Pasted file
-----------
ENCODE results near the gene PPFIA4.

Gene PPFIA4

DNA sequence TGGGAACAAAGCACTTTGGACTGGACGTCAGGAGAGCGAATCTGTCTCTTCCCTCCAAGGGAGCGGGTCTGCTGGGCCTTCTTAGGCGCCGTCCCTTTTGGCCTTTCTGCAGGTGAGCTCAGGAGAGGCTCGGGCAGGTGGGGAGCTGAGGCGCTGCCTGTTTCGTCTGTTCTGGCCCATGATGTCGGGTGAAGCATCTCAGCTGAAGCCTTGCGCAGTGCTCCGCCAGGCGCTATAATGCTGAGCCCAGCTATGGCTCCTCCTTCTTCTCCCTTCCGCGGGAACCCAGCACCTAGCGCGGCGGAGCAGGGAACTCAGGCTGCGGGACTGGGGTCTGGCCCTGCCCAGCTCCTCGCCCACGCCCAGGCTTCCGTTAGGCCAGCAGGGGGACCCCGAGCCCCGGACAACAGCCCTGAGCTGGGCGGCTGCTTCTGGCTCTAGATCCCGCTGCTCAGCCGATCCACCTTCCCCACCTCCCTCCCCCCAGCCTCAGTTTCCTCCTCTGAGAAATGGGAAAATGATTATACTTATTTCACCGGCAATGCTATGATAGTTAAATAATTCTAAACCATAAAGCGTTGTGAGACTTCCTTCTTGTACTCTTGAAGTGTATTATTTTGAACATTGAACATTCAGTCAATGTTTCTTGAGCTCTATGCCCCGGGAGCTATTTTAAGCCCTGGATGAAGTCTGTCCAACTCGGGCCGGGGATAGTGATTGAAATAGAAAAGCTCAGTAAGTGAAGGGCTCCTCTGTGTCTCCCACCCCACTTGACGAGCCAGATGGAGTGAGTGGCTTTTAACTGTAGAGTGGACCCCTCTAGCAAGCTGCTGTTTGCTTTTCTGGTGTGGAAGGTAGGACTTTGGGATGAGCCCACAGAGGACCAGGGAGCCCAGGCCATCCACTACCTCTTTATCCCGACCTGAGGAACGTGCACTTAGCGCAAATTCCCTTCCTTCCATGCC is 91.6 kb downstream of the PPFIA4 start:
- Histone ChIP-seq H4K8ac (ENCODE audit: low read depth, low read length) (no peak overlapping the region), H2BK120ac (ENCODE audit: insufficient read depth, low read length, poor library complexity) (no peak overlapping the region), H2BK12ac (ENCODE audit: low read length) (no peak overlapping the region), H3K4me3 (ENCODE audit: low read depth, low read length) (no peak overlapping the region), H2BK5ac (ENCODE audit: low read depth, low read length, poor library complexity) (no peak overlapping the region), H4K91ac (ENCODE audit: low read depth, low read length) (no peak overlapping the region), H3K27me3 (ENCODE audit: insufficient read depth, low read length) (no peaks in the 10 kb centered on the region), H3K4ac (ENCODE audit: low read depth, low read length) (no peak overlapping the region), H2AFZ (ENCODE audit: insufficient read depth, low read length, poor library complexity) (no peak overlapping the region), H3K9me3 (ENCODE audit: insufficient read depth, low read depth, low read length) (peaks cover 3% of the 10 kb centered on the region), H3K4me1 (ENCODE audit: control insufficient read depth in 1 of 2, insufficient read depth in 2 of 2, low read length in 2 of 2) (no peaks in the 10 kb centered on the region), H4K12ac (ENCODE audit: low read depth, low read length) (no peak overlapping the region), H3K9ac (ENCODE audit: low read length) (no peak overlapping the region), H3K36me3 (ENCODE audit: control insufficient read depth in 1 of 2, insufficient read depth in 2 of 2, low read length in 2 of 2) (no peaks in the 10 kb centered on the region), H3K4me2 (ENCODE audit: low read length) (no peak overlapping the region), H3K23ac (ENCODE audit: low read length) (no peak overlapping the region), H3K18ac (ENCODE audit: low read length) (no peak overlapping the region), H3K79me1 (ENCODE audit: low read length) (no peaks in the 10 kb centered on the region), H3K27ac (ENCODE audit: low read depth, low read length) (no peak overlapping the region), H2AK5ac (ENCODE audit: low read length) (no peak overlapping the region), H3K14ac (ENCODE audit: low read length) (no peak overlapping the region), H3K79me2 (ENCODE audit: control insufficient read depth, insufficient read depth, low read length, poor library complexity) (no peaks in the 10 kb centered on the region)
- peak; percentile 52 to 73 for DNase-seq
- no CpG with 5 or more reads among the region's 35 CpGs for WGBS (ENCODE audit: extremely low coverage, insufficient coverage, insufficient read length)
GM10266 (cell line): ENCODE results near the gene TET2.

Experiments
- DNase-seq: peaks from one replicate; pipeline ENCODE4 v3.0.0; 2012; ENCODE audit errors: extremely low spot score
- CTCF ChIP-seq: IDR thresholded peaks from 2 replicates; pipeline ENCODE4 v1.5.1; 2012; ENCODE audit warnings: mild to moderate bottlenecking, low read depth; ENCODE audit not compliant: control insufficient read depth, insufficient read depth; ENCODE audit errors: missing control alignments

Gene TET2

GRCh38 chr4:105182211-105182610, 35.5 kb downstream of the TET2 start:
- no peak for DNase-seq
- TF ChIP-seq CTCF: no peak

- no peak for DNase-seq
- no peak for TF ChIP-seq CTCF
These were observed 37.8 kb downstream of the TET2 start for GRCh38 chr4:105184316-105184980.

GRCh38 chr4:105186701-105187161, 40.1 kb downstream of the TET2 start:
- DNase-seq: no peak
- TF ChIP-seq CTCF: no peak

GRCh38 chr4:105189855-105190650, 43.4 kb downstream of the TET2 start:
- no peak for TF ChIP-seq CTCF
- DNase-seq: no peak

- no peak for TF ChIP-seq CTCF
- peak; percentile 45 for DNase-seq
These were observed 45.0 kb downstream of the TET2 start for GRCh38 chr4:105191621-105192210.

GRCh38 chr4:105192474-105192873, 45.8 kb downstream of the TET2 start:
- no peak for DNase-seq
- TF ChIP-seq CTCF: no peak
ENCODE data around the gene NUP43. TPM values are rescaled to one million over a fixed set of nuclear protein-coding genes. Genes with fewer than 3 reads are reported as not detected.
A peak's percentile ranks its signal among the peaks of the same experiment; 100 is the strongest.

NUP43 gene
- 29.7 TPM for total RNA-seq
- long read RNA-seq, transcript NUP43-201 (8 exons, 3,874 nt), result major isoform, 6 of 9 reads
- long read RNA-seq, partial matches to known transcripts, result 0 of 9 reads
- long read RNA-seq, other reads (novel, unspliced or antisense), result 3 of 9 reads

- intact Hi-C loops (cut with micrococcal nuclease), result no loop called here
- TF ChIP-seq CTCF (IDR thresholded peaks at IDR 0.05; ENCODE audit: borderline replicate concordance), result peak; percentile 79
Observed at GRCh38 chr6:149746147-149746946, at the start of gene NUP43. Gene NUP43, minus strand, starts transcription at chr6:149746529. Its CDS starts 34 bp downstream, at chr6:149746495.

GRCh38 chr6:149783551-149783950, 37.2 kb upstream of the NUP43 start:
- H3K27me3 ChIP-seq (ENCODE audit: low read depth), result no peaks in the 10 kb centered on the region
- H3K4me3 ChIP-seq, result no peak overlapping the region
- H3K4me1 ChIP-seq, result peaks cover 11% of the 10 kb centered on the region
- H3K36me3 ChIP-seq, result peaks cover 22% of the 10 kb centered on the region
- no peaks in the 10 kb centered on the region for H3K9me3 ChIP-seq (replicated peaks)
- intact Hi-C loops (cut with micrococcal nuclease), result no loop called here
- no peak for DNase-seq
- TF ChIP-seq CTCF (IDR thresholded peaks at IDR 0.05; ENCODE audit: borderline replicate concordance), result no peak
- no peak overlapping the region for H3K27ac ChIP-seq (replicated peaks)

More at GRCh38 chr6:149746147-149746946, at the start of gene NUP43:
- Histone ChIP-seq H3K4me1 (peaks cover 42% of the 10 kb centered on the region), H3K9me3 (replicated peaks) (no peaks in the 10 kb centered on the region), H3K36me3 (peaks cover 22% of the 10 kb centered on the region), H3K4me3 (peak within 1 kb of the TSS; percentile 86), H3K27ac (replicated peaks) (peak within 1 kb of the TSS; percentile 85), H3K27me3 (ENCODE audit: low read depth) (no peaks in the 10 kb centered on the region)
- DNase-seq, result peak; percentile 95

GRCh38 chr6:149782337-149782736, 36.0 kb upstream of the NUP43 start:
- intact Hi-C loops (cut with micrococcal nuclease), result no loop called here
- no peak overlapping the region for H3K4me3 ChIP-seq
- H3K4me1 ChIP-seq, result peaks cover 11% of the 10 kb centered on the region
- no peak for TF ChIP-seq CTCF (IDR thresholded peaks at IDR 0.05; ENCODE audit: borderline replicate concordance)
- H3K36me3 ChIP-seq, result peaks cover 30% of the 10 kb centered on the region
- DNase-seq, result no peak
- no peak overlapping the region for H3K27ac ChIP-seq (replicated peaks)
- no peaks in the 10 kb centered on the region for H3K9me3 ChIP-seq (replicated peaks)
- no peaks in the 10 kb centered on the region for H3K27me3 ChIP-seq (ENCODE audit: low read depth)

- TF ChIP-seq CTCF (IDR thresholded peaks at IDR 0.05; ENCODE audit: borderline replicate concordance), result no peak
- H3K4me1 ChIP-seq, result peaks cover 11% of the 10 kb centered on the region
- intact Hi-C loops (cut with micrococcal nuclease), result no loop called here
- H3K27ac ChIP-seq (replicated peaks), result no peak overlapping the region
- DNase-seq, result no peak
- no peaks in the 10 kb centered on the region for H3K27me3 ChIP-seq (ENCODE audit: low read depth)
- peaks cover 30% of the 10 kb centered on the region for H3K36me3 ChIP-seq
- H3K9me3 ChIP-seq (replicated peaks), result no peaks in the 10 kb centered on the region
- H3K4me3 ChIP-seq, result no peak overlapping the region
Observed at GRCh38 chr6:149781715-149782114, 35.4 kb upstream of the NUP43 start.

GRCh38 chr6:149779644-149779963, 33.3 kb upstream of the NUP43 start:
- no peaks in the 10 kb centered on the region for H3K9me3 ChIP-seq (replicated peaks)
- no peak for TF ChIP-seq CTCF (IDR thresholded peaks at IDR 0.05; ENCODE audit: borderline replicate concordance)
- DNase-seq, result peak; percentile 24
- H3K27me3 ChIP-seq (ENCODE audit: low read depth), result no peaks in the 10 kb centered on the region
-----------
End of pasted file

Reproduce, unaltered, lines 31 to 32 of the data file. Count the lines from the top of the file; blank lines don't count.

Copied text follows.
A peak's percentile ranks its signal among the peaks of the same experiment; 100 is the strongest.

NUP43 gene